There is no greater witness to history than art. Present in all eras and cultures, artisticcreations have come down to our day filled with esthetic and documentary value. For that reason, the work at the BBVA Collection has very little to do with finance. It consists of caring for art, in order to preserve our history.
In 2013, the BBVA Collection contracted a team of restorers to insure that the 7,000 pieces that comprise the bank´s artistic patrimony - paintings, works on paper, sculptures and decorative art – are cared for by professionals.
In spite of being expert restorers, this team makes every effort never to have to prove it. “Preventive conservation is very important, in order not to have reach the point where the artworks have to be restored,” explains María Luisa Barrio, Head of BBVA´s Historical-Artistic Patrimony.
Preventive conservation is a continuous, comprehensive task that protects works of art from the effects of environmental conditions. For that reason, it requires studying every detail of the place where each work is kept. The temperature should be maintained at between 18 and 22 degrees Celsius (64.4 to 71.6 degrees Fahrenheit) and the atmospheric humidity between 45% and 55%, with a minimum variation, depending on the material in question. The third factor is light; although essential for viewing artworks, light is also the one of the primary contributors to their deterioration. “The most important thing is that there not be great fluctuations in temperature and humidity, that they be kept stable, because sudden changes are what do the most damage to a work of art. A frame could come loose or paint could peel off,” explains María García-Frías, Head of Restoration.
Scientific testing before an intervention
Restoring a work of art is a delicate task. Dressed like surgeons in white lab coats and gloves, the experts at the BBVA Collection perform all sorts of operations. The cleaning of superficial dirt, settling of color, repair of damage to frames, or lightening of altered varnishes, are some of the most frequent procedures.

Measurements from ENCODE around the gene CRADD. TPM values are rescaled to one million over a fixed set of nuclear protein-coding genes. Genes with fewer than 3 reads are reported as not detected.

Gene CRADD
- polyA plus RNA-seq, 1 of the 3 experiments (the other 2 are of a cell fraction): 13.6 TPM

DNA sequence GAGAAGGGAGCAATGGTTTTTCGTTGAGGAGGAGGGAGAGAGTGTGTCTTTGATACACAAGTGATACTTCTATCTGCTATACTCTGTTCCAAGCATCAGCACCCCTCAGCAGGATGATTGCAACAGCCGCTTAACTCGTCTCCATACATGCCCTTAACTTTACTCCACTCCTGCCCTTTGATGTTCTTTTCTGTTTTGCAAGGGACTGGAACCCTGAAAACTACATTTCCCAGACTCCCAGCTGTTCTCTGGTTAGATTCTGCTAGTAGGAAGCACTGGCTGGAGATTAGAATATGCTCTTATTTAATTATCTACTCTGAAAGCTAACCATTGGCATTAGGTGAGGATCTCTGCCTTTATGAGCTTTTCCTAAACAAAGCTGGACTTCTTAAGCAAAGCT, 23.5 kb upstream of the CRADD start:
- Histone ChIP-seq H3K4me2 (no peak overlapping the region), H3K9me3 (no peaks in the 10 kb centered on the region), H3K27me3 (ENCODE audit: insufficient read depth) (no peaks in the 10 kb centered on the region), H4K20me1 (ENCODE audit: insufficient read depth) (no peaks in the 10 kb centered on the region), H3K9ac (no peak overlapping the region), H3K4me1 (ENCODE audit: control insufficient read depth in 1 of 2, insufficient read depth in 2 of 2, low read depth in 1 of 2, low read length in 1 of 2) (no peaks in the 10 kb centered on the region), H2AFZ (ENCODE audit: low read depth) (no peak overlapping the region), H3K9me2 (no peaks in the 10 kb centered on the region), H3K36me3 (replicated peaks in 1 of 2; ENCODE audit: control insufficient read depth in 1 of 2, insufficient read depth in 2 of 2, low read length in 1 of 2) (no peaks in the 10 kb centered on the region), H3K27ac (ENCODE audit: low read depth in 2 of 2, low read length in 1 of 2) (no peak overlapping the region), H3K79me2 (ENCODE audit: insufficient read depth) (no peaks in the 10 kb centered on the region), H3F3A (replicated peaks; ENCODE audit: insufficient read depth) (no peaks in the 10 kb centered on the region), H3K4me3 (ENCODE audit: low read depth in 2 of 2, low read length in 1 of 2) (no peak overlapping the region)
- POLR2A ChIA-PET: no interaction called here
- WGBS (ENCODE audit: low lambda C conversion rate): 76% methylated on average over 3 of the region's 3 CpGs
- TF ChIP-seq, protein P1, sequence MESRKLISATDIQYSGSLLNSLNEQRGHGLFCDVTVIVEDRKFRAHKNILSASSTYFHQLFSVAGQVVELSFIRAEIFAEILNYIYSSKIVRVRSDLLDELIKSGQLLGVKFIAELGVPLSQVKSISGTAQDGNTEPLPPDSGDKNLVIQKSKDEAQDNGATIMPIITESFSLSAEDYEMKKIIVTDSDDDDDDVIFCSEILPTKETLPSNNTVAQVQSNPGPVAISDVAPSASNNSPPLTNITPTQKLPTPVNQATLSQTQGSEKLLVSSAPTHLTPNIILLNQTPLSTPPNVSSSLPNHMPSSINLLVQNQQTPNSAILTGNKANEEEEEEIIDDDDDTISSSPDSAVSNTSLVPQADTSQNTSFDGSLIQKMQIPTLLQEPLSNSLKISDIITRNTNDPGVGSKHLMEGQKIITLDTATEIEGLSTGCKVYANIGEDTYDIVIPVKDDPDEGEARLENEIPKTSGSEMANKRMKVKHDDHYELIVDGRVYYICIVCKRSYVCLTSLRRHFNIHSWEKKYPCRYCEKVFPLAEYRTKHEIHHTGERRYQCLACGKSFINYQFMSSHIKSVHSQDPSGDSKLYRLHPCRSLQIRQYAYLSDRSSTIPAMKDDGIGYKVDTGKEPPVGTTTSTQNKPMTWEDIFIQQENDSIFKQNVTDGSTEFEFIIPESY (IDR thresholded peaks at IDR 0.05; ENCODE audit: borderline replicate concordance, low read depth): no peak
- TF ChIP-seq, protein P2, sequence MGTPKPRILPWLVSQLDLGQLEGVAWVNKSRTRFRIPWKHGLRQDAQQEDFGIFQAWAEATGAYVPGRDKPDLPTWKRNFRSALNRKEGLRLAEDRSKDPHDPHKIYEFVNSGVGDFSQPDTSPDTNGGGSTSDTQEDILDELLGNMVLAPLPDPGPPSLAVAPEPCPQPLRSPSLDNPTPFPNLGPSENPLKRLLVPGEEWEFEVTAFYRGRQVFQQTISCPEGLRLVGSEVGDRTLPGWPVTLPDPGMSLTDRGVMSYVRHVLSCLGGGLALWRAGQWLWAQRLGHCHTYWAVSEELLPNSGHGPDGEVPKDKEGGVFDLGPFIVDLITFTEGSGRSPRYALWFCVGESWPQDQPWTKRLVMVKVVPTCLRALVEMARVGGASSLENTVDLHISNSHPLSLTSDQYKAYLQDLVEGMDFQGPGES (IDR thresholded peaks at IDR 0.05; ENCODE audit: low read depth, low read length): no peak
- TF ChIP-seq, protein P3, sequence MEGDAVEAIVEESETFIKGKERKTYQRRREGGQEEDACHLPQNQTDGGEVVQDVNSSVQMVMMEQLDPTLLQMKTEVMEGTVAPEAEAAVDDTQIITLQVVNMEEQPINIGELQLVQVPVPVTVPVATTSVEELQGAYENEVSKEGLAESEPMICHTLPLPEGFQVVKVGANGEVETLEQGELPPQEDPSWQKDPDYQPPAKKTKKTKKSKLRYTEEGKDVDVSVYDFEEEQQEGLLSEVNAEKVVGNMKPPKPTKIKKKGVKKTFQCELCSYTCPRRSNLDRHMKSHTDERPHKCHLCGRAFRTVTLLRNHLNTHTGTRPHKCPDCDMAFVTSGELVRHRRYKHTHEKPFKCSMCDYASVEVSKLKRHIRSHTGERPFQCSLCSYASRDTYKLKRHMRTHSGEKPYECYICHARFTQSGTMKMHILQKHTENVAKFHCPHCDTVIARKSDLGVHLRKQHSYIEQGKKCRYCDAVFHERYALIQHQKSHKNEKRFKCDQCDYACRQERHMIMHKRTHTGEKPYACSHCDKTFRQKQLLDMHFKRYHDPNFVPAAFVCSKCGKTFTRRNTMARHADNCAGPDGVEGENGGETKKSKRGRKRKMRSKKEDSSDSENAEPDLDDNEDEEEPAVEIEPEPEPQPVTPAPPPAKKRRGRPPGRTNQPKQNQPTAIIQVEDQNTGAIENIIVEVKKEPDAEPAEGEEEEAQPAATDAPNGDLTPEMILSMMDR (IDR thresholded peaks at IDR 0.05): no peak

But before beginning the treatment, it´s necessary to make a diagnosis of the piece. Thanks to prior studies, chemical analyses and x-rays of a painting, it’s possible to know the secrets and the history of the work. In this “artistic pre-operative procedure,” the restorers can learn, for example, what the original colors were and the modifications that have been made to them over time.
The experts repair, to the extent possible, all the damages that a painting has suffered, including that which has come from unfortunate interventions made by their colleagues in the past. The advanced technology available to María García-Frías and Beatriz Lahoz, restorers of paintings at the BBVA Collection, enables them to work with a degree of precision that would have been unimaginable only a few years ago.
Sculptures exposed to the sun and rain
Three-dimensional art plays an important role in the BBVA Collection. In its workshops, sculptures from the 15th Century to the present have been rescued and restored.
The 20th Century poses a particular challenge because it was a totally experimental age in art. “The good thing is that some of those artists are still alive and we can contact them so they can explain to us the creative process, and we can do an appropriate restoration,” says María José Salas, a restorer of sculpture and frames. This is the case of “El devenir” (“The Transformation”), by Andreu Alfaro, one of the sculptures that graces Ciudad BBVA in Madrid. The assistant to the artist was the one in charge of making the replicas of the pieces that were broken.